5 February, 2013 Press releases

New state-of-the-art Antarctic research station becomes fully operational this month

Britain’s latest Antarctic Research Station becomes fully operational this month, signalling a new dawn for 21st Century polar research. Opening one hundred years after Captain Robert Falcon Scott’s Antarctic expeditions, the new state-of-the-art research facility demonstrates the UK’s ambition to remain at the forefront of scientific endeavour.

Halley VI Research Station on the Brunt ice shelf Antarctica
Halley VI Research Station on the Brunt ice shelf Antarctica

Funded by the Natural Environment Research Council (NERC) and the Department of Business Innovation and Skills, the British Antarctic Survey’s (BAS) Halley VI Research Station is set to become an icon for British science, architecture and engineering.

The new research station, which replaces the 20-year old Halley V facility, is the sixth to be built on the floating Brunt Ice Shelf. The first station, occupied in 1957 for a Royal Society expedition during the International Geophysical Year, established the region as an important natural laboratory for studying the Earth’s magnetic field and the near-space atmosphere. It was data from Halley that led to the 1985 BAS discovery of the ozone hole.

Speaking at an event in London to celebrate the opening of the new station UK Minister for Universities and Science, David Willetts says,

“The new Halley Research Station is a triumph of British design, innovation and engineering. The UK’s world-class polar science community now has a unique, cutting edge suite of laboratories on the ice. The legacy of Captain Scott, together with our strong track record of scientific discovery in Antarctica, is set to continue in this excellent new facility.”

Hugh Broughton Architects and multidisciplinary engineers AECOM won the international competition to design a new research station. Their challenge was to create excellent laboratory and living accommodation that was capable of withstanding extreme winter weather, of being raised sufficiently to stay above metres of annual snowfall, and of being relocated inland periodically to avoid being stranded on an iceberg as the floating ice shelf moves towards the sea.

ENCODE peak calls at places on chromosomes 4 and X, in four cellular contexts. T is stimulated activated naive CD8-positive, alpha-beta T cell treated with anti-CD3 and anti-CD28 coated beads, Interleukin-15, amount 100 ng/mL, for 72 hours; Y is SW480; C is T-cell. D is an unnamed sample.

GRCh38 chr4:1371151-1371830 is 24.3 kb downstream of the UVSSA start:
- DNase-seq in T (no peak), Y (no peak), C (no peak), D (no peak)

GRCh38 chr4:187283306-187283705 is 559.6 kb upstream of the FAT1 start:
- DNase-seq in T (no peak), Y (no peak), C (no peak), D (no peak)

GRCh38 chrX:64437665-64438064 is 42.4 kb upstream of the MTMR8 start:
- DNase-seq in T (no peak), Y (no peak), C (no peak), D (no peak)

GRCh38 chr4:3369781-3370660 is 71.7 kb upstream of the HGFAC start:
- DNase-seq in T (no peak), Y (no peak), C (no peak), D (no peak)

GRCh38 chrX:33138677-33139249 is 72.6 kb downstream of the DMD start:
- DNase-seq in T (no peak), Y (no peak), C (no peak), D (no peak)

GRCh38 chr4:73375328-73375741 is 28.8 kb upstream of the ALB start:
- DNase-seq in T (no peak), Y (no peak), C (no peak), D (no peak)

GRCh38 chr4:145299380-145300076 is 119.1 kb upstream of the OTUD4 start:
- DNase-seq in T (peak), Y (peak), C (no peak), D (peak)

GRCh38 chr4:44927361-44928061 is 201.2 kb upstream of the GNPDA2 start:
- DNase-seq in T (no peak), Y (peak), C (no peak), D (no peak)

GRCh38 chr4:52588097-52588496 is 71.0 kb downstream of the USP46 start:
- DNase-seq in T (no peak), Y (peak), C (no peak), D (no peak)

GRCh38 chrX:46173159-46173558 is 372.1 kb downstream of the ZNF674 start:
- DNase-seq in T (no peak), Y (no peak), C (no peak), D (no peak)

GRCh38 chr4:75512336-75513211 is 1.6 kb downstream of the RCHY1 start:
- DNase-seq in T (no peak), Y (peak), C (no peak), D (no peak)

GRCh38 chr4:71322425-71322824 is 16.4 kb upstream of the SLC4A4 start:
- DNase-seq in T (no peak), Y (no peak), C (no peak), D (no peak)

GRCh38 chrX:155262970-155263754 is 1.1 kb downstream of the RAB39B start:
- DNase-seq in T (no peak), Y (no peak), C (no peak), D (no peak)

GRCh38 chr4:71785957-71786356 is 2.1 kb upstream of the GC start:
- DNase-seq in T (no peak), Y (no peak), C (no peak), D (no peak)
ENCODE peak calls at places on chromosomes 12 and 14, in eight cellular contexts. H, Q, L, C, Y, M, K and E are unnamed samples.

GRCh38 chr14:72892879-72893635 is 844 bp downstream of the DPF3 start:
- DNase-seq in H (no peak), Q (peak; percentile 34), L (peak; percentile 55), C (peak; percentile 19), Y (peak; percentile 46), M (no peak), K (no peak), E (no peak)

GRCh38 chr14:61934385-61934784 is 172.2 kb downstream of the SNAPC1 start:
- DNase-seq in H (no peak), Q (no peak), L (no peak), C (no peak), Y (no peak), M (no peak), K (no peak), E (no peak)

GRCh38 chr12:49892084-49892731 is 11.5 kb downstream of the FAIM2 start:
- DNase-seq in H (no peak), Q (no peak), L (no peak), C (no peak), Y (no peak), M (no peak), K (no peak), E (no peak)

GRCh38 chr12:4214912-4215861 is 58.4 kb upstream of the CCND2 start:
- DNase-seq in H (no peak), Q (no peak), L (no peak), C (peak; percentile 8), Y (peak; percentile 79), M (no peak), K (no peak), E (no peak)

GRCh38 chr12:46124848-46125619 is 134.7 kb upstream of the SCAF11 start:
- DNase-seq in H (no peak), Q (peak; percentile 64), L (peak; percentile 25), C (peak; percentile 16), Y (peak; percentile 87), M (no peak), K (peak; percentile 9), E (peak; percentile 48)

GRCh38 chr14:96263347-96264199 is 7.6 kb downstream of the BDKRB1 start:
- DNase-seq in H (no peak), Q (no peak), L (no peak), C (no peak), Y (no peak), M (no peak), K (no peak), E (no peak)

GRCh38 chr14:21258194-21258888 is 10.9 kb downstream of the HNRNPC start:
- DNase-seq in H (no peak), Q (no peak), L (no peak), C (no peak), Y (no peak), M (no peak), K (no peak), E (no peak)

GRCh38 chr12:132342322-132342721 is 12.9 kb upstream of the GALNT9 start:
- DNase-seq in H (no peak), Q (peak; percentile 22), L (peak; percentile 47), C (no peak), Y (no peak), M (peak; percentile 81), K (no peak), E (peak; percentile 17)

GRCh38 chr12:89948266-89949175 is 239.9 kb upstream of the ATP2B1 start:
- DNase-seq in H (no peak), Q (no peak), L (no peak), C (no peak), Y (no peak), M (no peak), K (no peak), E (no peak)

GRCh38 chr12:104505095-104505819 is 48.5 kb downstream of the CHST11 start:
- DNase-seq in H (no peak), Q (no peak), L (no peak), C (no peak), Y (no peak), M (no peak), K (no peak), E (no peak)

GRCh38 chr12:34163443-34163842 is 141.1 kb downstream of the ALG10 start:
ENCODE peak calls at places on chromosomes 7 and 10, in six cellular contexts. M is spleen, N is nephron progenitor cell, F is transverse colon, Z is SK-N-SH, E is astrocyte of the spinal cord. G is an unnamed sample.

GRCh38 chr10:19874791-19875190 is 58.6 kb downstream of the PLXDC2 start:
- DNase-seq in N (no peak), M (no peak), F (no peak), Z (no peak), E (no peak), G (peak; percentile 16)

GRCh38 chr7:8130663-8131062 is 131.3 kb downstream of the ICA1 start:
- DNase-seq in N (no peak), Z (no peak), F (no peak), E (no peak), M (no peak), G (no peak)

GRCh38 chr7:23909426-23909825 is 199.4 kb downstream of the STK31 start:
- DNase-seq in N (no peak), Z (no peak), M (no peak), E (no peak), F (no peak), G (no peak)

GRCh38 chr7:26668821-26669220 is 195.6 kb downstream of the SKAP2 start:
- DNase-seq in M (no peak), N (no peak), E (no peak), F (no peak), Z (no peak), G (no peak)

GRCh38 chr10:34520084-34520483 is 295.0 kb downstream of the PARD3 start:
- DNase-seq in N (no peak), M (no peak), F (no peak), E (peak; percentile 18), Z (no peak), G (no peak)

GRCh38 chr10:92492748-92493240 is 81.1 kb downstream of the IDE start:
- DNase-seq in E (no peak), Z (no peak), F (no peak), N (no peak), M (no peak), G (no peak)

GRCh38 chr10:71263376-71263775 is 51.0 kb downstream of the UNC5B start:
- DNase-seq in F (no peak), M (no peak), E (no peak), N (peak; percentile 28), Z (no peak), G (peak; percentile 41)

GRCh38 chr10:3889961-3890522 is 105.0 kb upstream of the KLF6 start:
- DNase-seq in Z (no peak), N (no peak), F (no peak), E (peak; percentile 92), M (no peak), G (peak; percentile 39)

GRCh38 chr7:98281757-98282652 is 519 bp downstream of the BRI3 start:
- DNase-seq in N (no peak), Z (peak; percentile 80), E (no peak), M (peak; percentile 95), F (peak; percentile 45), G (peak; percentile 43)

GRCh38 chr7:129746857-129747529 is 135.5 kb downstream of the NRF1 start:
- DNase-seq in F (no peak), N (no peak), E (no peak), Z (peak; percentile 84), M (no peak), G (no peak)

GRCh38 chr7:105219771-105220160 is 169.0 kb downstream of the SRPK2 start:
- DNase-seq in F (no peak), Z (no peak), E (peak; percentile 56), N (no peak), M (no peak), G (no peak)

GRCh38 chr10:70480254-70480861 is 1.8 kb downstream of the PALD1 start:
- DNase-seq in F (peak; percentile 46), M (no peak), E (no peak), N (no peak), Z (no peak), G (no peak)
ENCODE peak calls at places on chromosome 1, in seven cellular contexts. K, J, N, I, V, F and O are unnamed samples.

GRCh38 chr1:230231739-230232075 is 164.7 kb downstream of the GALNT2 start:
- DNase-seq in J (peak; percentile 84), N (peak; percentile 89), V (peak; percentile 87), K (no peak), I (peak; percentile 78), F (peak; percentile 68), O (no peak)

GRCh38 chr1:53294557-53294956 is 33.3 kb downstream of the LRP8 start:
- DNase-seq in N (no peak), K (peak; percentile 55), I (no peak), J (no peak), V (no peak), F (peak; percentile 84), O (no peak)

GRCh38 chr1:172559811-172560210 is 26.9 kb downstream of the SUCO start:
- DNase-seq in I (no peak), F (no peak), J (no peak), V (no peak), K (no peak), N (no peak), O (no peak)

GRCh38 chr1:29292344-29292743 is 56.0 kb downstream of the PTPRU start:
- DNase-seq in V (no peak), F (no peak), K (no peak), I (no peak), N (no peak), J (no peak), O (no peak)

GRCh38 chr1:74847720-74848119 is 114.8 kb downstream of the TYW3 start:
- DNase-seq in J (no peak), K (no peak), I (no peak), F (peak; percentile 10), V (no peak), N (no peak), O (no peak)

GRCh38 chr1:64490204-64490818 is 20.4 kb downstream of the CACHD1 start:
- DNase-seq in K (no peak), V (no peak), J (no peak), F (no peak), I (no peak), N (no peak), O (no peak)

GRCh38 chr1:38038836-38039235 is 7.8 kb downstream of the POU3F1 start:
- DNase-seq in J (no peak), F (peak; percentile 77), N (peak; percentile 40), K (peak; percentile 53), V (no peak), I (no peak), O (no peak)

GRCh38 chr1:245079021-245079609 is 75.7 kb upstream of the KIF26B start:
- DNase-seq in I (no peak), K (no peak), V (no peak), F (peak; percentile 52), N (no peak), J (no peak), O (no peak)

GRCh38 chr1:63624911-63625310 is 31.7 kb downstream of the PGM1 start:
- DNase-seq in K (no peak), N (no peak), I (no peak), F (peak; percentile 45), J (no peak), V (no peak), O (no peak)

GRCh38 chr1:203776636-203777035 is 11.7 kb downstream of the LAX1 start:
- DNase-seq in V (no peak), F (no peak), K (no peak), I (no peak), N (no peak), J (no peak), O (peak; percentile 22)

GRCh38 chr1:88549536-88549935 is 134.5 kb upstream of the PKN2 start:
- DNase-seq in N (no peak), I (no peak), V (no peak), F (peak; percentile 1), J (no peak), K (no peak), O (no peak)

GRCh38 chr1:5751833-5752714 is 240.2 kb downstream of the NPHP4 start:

Galliford Try won the £25.8 million construction contract and worked in partnership with technical teams from British Antarctic Survey. Construction was carried out during four Antarctic summers – each build season lasting just nine weeks. Construction teams worked round the clock in freezing conditions to complete this extreme challenge.

Professor Alan Rodger, Interim Director of British Antarctic Survey says,

“The long-term research investigations carried out at Halley since the 1950s have led to deeper understanding of our world. In half a century, society has been alerted to our changing climate, about the possibility that melting ice in the Polar Regions will increase sea-level rise, and that human activity can have an impact on the natural environment. The Polar Regions are the Earth’s early warning system – it is here that the first signs of global change are observed. This is the first summer field season for Halley and already, our scientists there are working collaboratively with colleagues from USA including NASA on studies that will gain new knowledge about how our world works. I am proud and grateful that our Government and the public recognise the importance of investing in this new research facility.”

Professor Duncan Wingham, Chief Executive of the Natural Environment Research Council says,

“Halley VI is the latest NERC-supported Antarctic research station that demonstrates NERC’s long-term commitment to Antarctica. We look forward to the excellent science that is made possible by Halley’s unique location on the Earth’s largest ice cap.”

Greeting from Halley VI

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Halley VI Introduction Video


Issued by British Antarctic Survey Press Office

British Antarctic Survey media contacts

  • Paul Seagrove, Tel: +44 (0) 1223 221414; Mob: +44 (0)7736 921693; email: psea@bas.ac.uk
  • Audrey Stevens, Tel: +44 (0) 1223 221272; email: auev@bas.ac.uk

Notes for Editors

To arrange media interviews with British Antarctic Survey scientists and technical teams, or obtain stunning broadcast-quality footage of Halley Research Station please contact the BAS Press Officers listed above.

Contact details for Architects, Engineers and Construction company

Hugh Broughton Architects


  • Peter Ayres, Building Engineering Director, AECOM – Tel: +44 (0)7801 397 816; email: peter.ayres@aecom.com
  • Press enquiries: Gaye Charlton, Tel: +44 (0)207 0617710; Mob: +44 (0)7825 512962; email: Gaye.Charlton@aecom.com

Galliford Try